NEW YORK, N.Y.—The Crohn’s & Colitis Foundation of America (CCFA), a national nonprofit organization dedicated to curing Crohn’s disease and ulcerative colitis, this week introduced its newly designed website, www.ccfa.org.
“We are very excited about the next iteration of CCFA’s web presence," said Richard Geswell, president of CCFA. “We engaged key stakeholders to create a user-friendly, multi-media experience that is aesthetically pleasing and easy to navigate. Our job is to provide accurate, unbiased information about inflammatory bowel diseases (IBD) and the progress we are making toward finding cures."
There are an estimated 1 in 200 Americans suffering from IBD, many of whom are in need of critical information and support for the treatment and on-going management of their diseases. The new site was structured with two distinct audiences in mind: patients and caregivers and professionals working in the field of IBD, including doctors, nurses and researchers. Key features of the new website include:
• All-new “newly diagnosed" section
• Extensive resource library including webcasts, brochures, factsheets and videos
• Social media integration including Facebook, Twitter and YouTube
• Expanded Chapter pages that include local events, support groups and news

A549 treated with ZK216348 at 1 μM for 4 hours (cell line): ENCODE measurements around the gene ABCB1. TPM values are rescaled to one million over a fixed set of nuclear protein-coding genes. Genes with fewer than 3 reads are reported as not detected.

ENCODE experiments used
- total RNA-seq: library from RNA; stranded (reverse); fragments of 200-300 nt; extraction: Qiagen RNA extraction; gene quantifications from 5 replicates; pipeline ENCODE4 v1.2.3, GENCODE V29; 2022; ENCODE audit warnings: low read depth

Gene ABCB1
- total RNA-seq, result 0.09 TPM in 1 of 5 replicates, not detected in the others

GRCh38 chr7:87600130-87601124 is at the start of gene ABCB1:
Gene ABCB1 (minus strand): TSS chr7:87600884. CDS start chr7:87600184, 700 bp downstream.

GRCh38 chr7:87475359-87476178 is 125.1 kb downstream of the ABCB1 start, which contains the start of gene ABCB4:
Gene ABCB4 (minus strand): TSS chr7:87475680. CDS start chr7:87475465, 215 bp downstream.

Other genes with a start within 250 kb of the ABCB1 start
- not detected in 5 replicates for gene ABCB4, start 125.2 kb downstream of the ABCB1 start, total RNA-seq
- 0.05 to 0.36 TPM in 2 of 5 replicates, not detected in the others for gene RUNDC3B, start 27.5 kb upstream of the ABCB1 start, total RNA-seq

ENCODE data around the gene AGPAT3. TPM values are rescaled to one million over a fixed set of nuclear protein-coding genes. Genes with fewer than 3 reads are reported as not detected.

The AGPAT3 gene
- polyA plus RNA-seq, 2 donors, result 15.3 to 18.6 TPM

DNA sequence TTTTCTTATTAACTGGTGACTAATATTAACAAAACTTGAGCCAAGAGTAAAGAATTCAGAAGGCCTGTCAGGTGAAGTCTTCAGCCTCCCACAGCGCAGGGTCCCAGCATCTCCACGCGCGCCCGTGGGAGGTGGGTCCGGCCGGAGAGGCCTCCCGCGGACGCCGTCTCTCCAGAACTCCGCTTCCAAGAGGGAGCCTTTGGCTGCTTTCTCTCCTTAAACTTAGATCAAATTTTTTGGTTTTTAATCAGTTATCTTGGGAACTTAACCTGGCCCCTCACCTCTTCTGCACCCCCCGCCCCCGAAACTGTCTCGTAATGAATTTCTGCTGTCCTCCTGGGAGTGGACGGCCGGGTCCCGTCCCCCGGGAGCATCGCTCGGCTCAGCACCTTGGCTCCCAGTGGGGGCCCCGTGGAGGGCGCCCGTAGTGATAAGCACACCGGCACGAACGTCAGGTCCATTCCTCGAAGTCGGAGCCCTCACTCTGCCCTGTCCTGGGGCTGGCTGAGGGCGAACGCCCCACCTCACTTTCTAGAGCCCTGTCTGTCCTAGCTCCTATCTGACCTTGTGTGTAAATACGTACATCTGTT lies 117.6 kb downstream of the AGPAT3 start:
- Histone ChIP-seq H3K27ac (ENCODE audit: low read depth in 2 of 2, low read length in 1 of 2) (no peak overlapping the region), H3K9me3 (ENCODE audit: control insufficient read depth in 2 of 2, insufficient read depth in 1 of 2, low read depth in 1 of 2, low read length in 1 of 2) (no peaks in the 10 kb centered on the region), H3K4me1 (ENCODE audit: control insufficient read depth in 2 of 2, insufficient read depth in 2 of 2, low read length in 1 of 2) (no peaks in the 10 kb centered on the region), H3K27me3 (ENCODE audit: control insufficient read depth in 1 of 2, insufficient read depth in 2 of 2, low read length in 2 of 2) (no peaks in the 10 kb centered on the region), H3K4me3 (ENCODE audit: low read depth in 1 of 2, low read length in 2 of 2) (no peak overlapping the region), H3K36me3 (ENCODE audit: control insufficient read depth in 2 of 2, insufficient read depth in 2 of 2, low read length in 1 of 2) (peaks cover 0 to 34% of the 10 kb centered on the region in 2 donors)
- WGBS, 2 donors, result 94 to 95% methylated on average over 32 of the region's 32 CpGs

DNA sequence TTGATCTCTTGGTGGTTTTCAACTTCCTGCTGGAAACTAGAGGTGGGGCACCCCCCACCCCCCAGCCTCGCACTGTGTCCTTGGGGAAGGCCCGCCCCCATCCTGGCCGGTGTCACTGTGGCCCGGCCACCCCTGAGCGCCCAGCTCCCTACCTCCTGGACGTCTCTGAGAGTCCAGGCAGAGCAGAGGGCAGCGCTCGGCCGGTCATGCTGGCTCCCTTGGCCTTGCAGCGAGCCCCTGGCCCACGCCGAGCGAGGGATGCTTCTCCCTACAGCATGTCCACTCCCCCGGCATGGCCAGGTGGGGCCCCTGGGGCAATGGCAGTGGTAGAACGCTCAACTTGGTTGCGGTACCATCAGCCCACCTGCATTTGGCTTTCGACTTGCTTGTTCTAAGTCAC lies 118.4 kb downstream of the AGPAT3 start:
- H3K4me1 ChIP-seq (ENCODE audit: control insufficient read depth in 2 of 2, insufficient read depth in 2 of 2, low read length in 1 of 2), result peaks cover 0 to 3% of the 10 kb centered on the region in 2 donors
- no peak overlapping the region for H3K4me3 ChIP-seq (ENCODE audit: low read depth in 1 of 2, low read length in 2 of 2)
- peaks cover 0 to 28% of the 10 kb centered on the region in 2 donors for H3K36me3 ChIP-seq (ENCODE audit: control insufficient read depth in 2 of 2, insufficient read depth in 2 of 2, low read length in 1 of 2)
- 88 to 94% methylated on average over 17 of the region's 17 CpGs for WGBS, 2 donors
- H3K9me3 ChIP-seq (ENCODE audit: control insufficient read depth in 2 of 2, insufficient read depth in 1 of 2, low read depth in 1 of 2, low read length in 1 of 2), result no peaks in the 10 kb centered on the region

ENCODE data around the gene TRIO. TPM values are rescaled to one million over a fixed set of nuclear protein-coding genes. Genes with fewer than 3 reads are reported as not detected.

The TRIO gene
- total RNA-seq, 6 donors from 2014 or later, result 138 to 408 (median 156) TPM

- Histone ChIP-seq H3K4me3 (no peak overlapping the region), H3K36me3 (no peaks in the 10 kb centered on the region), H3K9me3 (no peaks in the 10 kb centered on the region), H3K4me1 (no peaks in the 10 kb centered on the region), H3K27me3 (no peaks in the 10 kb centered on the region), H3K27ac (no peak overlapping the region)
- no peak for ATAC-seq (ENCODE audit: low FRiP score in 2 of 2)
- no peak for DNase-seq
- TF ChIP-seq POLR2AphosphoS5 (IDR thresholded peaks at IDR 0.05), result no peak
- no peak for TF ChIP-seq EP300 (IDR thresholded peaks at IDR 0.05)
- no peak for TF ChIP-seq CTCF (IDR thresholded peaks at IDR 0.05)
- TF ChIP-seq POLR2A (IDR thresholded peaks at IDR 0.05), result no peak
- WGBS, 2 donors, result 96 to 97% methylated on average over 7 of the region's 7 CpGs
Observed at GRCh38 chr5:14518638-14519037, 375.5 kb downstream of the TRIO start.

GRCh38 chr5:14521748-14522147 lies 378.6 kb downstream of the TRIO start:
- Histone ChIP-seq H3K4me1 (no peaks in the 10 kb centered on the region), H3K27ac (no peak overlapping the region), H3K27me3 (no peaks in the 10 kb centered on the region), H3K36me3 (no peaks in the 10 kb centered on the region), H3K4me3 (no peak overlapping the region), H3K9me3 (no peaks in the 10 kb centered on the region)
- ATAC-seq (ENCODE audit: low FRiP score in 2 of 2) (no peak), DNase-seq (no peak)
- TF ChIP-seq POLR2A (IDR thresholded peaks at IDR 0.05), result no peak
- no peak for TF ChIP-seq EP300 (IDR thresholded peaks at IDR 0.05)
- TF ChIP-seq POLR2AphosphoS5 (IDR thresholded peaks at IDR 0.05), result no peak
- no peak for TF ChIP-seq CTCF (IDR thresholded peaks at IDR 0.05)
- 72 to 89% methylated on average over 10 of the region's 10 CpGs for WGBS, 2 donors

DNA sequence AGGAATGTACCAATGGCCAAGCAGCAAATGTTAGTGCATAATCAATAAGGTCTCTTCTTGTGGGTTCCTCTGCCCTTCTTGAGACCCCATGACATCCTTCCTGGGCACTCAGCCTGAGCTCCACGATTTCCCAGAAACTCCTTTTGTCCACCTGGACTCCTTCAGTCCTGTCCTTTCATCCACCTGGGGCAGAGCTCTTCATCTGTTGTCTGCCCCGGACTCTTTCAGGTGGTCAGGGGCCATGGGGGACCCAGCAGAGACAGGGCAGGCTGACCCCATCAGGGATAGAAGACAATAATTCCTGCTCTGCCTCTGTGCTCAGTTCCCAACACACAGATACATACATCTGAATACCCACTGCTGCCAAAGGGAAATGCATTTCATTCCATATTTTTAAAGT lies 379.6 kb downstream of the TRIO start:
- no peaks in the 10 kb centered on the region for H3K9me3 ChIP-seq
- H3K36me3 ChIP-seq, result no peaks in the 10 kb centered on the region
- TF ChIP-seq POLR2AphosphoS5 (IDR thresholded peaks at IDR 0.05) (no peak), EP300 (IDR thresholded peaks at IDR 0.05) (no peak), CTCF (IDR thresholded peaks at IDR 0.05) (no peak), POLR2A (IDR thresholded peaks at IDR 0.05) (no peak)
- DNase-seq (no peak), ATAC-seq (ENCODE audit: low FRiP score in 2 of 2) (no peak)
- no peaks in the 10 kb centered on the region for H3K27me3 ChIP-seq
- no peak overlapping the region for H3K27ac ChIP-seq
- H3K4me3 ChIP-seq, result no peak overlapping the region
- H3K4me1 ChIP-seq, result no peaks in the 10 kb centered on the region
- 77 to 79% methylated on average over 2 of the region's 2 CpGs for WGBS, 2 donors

• “Find a Support Group" tab displaying more than 300 support groups nationwide and searchable by state or zip code
• Enhanced directory and search capabilities for those looking for a healthcare professional
• An interactive map highlighting CCFA research efforts across the country, including clinical trials and numerous other studies
• Special sections with the latest for the scientific community geared toward researchers and physicians
• New content including patient stories and profiles
“The website was designed to be a resource for the entire CCFA community with a special emphasis on the newly diagnosed," Geswell said. “It is critical that we are able to serve our patients quickly when they need us the most, which is typically at the time of diagnosis or during a flare."